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What is the Financial Value of Goodness?

Don't want to be good for goodness' sake? What about to add to your bottom line and the long term stability of your brand? If your company is doing good this goodness can be quantified and added to your bottom line. Conversely, what is the cost of spreading negativity and ill will.

Yes, and the tool to do that is called Triple Bottom Line accounting, and it became a thing in the west in about 2009 and has been developed an applied with much success since then. It is time for the companies int he Czech Republic to get onboard. (Examples of some companies you may know who apply TBL are at the bottom of the page.)

Here is a brief introduction to the concept.

Triple bottom line (TBL or 3BL) is an accounting framework with three parts: social, environmental (or ecological) and financial. Many organizations have adopted the TBL framework to evaluate their performance in a broader perspective to create greater business value.

The phrase “the triple bottom line” was first coined in 1994 by John Elkington. His argument was that companies should be preparing three different (and quite separate) bottom lines.

1. One is the traditional measure of corporate profit—the “bottom line” of the profit and loss account.

2. The second is the bottom line of a company's “people account”—a measure in some shape or form of how socially responsible an organization has been throughout its operations.

3. The third is the bottom line of the company's “planet” account—a measure of how environmentally responsible it has been.

The TBL thus consists of three Ps: profit, people and planet. It aims to measure the financial, social and environmental performance of the corporation over a period of time. Only a company that produces a TBL is taking account of the full cost involved in doing business, or the true value of a business. (from The Economist)

TBL demands that a company's responsibility lies with stakeholders instead of shareholders. In this case the "stakeholders" are anyone who is influenced, either directly or indirectly, by the actions of the company. Company’s should maximize stakeholder interests, instead of maximizing shareholder profit. A growing number of financial institutions incorporate a triple bottom line approach in their work. It is at the core of the business of banks in the Global Alliance for Banking on Values, for example.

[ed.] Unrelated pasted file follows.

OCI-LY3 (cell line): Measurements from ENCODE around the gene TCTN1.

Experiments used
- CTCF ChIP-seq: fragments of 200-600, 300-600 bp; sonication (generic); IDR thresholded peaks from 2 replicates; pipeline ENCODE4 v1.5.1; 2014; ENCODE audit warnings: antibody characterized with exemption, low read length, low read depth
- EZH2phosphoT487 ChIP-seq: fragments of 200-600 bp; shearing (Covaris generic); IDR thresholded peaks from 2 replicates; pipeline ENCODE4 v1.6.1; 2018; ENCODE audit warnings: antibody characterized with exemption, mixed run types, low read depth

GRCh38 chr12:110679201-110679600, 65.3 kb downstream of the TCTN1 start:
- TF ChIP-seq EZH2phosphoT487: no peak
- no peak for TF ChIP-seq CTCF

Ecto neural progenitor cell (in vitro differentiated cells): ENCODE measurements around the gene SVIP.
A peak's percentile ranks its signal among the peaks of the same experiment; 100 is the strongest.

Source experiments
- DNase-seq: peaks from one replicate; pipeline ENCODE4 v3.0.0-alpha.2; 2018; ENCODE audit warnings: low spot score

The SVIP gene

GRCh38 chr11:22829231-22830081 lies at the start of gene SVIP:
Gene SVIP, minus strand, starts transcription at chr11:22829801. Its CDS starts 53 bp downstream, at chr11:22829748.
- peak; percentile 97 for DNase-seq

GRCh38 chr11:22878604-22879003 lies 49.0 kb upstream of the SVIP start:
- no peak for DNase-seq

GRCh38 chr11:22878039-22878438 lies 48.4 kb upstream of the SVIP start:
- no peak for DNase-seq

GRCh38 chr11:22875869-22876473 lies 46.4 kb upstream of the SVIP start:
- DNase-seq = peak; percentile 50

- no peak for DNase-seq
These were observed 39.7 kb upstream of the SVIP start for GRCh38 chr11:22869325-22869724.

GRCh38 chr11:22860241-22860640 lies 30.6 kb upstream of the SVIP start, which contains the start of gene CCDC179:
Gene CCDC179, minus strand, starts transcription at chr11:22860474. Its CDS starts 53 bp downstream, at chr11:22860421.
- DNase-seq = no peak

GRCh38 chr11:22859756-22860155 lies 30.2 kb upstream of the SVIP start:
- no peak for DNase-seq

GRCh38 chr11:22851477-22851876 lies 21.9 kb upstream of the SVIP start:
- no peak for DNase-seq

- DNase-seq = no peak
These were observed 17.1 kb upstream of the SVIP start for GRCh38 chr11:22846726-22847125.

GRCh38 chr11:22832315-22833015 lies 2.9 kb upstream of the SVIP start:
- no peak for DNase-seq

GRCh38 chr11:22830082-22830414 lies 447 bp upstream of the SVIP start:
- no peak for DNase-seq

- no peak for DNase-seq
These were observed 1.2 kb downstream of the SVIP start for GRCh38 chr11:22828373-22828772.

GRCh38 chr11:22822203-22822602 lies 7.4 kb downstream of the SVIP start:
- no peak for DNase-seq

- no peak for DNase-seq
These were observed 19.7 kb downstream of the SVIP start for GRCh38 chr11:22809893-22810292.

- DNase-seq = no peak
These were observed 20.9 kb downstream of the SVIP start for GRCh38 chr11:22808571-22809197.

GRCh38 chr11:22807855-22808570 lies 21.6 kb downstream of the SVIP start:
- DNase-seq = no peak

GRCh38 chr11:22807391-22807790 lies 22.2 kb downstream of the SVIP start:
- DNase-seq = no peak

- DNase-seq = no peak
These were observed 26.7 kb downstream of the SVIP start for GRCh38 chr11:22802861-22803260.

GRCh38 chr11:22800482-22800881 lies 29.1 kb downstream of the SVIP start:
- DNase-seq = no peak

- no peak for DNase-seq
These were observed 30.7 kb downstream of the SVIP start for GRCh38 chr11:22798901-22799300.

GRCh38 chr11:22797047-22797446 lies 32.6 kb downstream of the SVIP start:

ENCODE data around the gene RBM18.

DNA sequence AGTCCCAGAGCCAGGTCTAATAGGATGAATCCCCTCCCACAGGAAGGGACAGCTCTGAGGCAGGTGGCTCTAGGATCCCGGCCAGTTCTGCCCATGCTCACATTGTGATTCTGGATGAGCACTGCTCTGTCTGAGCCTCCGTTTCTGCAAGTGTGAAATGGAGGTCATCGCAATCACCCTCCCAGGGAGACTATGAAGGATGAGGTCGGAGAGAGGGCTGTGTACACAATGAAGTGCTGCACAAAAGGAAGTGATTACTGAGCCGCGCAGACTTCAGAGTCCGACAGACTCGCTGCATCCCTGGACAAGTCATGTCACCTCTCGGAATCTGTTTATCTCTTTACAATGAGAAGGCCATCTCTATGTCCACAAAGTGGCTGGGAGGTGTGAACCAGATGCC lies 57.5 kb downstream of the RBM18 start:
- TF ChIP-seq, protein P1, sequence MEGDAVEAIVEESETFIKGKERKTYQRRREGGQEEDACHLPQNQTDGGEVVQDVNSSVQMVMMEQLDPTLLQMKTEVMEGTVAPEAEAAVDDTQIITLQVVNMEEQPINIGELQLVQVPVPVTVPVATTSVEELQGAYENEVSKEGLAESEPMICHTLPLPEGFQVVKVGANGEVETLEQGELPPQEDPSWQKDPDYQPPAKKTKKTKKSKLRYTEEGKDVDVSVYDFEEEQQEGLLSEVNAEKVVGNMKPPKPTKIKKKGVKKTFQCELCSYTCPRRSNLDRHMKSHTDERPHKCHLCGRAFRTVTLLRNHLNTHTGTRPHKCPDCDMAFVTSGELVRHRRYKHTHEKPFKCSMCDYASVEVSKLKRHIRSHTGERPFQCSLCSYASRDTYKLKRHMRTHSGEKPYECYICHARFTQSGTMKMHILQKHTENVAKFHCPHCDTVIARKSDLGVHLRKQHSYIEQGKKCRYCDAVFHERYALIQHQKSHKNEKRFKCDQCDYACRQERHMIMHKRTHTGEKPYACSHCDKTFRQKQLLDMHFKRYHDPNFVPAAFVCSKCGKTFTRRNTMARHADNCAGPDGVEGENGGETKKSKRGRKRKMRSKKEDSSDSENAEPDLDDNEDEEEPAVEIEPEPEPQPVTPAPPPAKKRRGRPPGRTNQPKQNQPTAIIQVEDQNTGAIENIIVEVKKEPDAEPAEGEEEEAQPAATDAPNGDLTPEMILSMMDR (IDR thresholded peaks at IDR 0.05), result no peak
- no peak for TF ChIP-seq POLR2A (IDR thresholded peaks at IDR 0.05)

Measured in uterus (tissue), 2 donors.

Economic Measures (from Indiana Business Review)

Economic variables ought to be variables that deal with the bottom line and the flow of money. It could look at income or expenditures, taxes, business climate factors, employment, and business diversity factors. Specific examples include:

  • Personal income

  • Cost of underemployment

  • Establishment churn

  • Establishment sizes

  • Job growth

  • Employment distribution by sector

  • Percentage of firms in each sector

  • Revenue by sector contributing to gross state product

Environmental Measures

Environmental variables should represent measurements of natural resources and reflect potential influences to its viability. It could incorporate air and water quality, energy consumption, natural resources, solid and toxic waste, and land use/land cover. Ideally, having long-range trends available for each of the environmental variables would help organizations identify the impacts a project or policy would have on the area. Specific examples include:

  • Sulfur dioxide concentration

  • Concentration of nitrogen oxides

  • Selected priority pollutants

  • Excessive nutrients

  • Electricity consumption

  • Fossil fuel consumption

  • Solid waste management

  • Hazardous waste management

  • Change in land use/land cover

Social Measures

Social variables refer to social dimensions of a community or region and could include measurements of education, equity and access to social resources, health and well-being, quality of life, and social capital. The examples listed below are a small snippet of potential variables:

  • Unemployment rate

  • Female labor force participation rate

  • Median household income

  • Relative poverty

  • Percentage of population with a post-secondary degree or certificate

  • Average commute time

  • Violent crimes per capita

  • Health-adjusted life expectancy

The change from one-dimensional financial reporting to three-dimensional “triple bottom line” (TBL) reporting has created new challenges; however it has also created new opportunities. Management accountants (sometimes known as Certified Management Accountants or CMAs) in particular already possess many skills required to take advantage of these opportunities. Nevertheless, some challenges will require management accountants and other financial professionals to adapt and learn some new skills.

Some of these new skills were identified by the Institute of Chartered Accountants in England and Wales (ICAEW) in a recently published report titled Sustainability: The Role of Accountants. This article is much more detailed in terms of accounting practice.

Above are are eight (of many) companies that are applied TBL accounting: Unilever, Seventh Generation, DHL, EnviroPure Systems, CSI globalVCard, Due, Patagonia, The Eco-Laundry Company. Note: Coca-Cola applies an array of similar systems that includes many of the same elements as TBL, but does not call it TBL.

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